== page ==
- A ¾ cup (126 g) serving of grapes provides about 90 calories and is a good source of vitamin K, a nutrient that is vital for your blood's ability to clot properly.
The grape is one of humanity's all-time great fruits, and as such its history is lo-o-ong. People have been cultivating grapes to make wine since at least 4000 B.C.E. Even though there are several small-grape species indigenous to the Americas, Spanish explorers brought their own grapes with them, which is one reason why the U.S. enjoys so many different varieties today.
Grapes are one of the most varied fruits in the world. Their hues include white, gold, green, red, blue, purple and even black. Grapes come in seeded and seedless varieties, and most of those cultivated in the U.S. are grown in California.
When are Grapes in Season?
Generally, grapes are a summer fruit, peaking between July and September but you can find them year round.
How to Choose Grapes
Good grapes are plump, firm and securely fixed to their stems. Try to select big, juicy-looking bunches. If grapes are broken, scarred, shriveled, brown or have dried-out stems, consider avoiding them for fresher bunches.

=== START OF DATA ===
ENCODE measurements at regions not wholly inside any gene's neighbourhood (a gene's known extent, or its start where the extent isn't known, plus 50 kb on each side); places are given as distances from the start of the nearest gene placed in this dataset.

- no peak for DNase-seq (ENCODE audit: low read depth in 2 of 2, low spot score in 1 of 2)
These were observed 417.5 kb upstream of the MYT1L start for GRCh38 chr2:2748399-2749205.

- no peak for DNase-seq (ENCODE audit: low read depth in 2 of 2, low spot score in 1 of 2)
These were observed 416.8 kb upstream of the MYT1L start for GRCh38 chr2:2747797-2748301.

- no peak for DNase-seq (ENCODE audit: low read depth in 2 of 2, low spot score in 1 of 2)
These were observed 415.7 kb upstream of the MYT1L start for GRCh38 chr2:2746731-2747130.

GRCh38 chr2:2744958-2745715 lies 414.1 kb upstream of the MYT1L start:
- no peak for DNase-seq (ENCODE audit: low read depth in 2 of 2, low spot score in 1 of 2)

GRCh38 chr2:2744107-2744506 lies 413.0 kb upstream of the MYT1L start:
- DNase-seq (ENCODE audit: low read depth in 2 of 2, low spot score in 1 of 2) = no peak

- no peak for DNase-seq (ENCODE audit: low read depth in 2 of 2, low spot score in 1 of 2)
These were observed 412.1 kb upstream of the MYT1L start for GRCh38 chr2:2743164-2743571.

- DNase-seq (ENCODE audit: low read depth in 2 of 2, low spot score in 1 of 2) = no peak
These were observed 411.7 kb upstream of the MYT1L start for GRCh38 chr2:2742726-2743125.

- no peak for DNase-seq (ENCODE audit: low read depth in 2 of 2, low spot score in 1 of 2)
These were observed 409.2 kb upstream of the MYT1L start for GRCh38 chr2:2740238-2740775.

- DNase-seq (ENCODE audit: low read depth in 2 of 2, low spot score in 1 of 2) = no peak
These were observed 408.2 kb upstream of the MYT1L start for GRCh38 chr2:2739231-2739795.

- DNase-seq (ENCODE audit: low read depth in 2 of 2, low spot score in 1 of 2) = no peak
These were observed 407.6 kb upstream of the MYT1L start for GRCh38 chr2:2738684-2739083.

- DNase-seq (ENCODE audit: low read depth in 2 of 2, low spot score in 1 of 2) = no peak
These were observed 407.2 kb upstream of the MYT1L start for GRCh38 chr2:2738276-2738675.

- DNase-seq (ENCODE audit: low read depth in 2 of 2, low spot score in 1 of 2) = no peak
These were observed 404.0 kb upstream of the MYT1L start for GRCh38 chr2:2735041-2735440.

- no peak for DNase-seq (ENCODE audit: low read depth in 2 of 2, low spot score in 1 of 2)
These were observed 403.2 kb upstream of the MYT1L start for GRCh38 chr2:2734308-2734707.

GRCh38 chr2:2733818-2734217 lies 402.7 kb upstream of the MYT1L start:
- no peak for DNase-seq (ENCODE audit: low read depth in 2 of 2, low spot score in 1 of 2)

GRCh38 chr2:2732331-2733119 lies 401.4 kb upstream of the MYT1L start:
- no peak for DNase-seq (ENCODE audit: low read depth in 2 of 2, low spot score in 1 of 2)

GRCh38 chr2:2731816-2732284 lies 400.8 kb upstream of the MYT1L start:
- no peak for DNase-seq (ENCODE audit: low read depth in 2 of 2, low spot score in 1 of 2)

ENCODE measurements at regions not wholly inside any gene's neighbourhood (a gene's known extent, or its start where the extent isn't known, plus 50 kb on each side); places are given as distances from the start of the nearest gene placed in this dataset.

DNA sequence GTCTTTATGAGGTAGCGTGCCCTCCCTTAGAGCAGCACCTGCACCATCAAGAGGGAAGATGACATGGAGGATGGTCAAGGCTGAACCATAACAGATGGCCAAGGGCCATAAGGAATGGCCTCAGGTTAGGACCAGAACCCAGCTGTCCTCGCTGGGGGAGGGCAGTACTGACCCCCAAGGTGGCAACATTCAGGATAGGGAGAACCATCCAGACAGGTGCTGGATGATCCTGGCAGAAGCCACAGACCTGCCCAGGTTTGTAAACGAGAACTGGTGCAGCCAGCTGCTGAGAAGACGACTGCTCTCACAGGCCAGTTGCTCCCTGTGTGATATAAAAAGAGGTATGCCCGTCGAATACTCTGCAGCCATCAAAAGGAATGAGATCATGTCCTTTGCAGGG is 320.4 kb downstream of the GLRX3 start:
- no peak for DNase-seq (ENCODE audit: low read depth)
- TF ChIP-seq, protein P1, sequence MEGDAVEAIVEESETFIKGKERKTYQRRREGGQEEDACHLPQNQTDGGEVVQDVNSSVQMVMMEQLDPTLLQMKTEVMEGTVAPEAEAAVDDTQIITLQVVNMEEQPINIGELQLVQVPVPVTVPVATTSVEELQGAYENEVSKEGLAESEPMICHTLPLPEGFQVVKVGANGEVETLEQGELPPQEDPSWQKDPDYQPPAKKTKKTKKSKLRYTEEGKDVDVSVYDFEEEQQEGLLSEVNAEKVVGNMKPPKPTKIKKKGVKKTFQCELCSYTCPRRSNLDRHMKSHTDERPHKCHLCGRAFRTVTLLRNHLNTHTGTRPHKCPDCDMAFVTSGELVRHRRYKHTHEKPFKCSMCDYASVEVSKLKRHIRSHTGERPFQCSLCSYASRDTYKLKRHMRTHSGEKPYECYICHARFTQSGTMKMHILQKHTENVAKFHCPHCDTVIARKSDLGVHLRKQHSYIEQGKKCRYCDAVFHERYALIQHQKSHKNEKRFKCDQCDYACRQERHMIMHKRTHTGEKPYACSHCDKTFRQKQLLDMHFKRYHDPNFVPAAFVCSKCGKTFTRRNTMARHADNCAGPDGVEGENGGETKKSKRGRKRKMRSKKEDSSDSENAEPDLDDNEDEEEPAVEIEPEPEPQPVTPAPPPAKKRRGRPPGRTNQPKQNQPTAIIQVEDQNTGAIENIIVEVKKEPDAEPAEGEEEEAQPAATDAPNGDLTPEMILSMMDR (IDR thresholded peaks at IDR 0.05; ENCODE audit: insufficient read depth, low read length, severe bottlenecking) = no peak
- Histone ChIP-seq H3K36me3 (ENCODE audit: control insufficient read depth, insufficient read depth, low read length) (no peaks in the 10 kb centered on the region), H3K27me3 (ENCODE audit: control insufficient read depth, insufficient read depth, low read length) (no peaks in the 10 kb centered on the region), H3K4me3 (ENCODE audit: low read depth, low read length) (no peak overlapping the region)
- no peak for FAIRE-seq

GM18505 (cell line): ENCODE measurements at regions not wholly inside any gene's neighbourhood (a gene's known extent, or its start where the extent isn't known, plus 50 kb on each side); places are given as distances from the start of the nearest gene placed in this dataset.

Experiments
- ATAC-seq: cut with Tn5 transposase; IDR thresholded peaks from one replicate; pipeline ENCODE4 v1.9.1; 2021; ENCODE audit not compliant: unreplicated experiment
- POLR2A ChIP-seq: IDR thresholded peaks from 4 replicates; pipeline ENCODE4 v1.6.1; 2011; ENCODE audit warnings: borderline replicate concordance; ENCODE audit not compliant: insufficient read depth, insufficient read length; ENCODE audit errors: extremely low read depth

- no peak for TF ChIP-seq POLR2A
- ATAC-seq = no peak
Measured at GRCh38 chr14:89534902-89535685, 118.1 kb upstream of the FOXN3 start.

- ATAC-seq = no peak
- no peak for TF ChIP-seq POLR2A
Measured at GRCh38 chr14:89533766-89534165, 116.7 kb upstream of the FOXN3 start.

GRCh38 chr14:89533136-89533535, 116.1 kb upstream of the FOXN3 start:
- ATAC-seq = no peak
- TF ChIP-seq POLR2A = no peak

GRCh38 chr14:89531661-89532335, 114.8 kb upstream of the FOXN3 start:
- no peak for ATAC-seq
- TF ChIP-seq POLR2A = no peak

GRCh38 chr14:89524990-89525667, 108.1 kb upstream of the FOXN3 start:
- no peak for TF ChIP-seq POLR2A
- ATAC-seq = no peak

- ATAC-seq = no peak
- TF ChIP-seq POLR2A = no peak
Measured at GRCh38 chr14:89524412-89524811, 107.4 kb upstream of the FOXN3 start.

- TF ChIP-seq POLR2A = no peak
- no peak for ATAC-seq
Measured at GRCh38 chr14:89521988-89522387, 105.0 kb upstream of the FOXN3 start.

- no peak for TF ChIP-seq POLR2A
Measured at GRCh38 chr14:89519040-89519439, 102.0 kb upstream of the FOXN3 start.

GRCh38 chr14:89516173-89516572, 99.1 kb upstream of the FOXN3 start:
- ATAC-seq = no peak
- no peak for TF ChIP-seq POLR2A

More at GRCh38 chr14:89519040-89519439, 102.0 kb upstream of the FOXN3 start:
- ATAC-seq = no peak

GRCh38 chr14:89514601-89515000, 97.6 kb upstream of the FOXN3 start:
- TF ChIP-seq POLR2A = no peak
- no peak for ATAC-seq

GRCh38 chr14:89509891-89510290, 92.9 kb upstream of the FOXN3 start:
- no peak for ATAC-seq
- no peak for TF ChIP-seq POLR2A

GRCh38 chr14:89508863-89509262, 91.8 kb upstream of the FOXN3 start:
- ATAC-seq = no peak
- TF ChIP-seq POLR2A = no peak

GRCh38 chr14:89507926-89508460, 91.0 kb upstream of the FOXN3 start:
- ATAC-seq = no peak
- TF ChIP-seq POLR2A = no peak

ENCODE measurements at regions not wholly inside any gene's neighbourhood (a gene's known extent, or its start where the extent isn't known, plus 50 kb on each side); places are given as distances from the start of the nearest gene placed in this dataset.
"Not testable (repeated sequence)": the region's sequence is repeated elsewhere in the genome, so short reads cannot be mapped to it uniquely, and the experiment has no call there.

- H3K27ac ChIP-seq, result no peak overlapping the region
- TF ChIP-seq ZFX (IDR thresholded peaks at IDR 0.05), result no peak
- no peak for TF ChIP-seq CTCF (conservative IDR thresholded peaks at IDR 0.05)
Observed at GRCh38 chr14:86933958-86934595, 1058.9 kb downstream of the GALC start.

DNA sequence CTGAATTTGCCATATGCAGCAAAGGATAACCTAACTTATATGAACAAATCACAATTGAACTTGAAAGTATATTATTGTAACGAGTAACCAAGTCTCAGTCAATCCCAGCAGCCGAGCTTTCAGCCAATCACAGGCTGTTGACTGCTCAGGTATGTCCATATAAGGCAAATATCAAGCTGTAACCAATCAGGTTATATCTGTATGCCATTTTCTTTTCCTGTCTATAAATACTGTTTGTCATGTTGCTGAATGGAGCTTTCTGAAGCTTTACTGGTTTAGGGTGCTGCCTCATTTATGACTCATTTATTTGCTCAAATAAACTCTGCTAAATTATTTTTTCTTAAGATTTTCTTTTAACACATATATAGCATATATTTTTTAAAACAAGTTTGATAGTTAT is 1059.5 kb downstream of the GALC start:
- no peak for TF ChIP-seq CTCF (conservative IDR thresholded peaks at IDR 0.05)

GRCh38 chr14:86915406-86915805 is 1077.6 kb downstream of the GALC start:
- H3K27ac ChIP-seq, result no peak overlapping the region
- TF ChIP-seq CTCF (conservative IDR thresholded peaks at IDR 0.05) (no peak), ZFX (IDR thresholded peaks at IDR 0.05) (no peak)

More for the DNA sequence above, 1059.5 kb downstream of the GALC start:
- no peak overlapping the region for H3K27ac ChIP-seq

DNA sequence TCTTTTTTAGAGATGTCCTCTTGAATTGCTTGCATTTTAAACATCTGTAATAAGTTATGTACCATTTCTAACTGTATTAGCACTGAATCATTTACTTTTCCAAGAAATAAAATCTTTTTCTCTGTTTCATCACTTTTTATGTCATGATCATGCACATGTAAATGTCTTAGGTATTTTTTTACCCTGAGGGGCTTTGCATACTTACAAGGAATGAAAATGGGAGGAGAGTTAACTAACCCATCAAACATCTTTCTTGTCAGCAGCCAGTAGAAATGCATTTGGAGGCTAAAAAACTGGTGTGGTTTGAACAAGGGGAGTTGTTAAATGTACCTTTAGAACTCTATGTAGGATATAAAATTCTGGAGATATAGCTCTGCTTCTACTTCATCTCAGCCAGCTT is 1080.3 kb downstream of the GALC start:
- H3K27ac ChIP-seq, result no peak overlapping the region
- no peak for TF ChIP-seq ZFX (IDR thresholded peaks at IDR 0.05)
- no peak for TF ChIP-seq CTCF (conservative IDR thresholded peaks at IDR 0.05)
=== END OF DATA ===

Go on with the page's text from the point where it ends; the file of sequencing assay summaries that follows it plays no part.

How to Store Grapes
The easiest way to store grapes is to place them in a sealed plastic bag in the refrigerator, where they'll keep for about a week. For those hot summer months, consider placing a few seedless grapes on a tray and freezing them. Not only do they last for months and taste like mini popsicles, but — if you peel them after they're frozen - they can be used as ice cubes in lemonade or fruit drinks.
How to Cook with Grapes
For the most part, you'll rarely actually "cook" grapes, in the sense of heating them up. Most recipes that call for grapes use them fresh, either whole, chopped or blended. To prepare grapes, begin by rinsing them under cold tap water. Pick them from their stems, being sure to pinch out any little stem pieces that cling inside a grape here and there. After that, have at it! If you're using seeded grapes, remove their seeds first. To do so, use a small paring knife to cut each grape in half, then scoop the seed out with the tip of the blade. Also, if you'd like to try your hand at drying your grapes into raisins, be sure to remove any seeds first and to use a food dehydrator, not the sun.
Most grape-based recipes will call for them in cups.
It's hard to replace the taste and texture of a good grape, but blueberries get pretty close. Kiwifruit also makes an excellent swap-in, since it has a similar flavor and the bright green pulp characteristic of grapes.
Grapes in Recipes
A nice, cool Chicken-Fruit Salad tastes great with grapes and a sprig of mint.
Then there are Tangy Carrots with Grapes, a fun and bold side dish that uses balsamic vinaigrette and brown sugar as its secret weapons.
Finally, who can resist Dark Chocolate Fondue with grapes, kiwifruit, bananas and strawberries for dipping? ...Seriously, can anyone?